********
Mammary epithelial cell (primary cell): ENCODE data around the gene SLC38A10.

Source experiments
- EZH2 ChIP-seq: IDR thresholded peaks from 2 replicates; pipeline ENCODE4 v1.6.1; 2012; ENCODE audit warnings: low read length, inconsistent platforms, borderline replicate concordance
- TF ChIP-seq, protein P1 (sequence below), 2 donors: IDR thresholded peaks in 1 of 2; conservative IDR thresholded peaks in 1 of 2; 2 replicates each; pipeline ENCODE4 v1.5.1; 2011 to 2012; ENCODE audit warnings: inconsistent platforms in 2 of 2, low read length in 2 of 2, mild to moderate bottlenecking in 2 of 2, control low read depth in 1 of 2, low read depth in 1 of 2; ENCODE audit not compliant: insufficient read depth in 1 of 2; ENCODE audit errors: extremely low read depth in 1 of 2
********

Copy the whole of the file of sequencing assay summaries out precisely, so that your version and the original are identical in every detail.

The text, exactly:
Mammary epithelial cell (primary cell): ENCODE data around the gene SLC38A10.

Source experiments
- EZH2 ChIP-seq: IDR thresholded peaks from 2 replicates; pipeline ENCODE4 v1.6.1; 2012; ENCODE audit warnings: low read length, inconsistent platforms, borderline replicate concordance
- TF ChIP-seq, protein P1 (sequence below), 2 donors: IDR thresholded peaks in 1 of 2; conservative IDR thresholded peaks in 1 of 2; 2 replicates each; pipeline ENCODE4 v1.5.1; 2011 to 2012; ENCODE audit warnings: inconsistent platforms in 2 of 2, low read length in 2 of 2, mild to moderate bottlenecking in 2 of 2, control low read depth in 1 of 2, low read depth in 1 of 2; ENCODE audit not compliant: insufficient read depth in 1 of 2; ENCODE audit errors: extremely low read depth in 1 of 2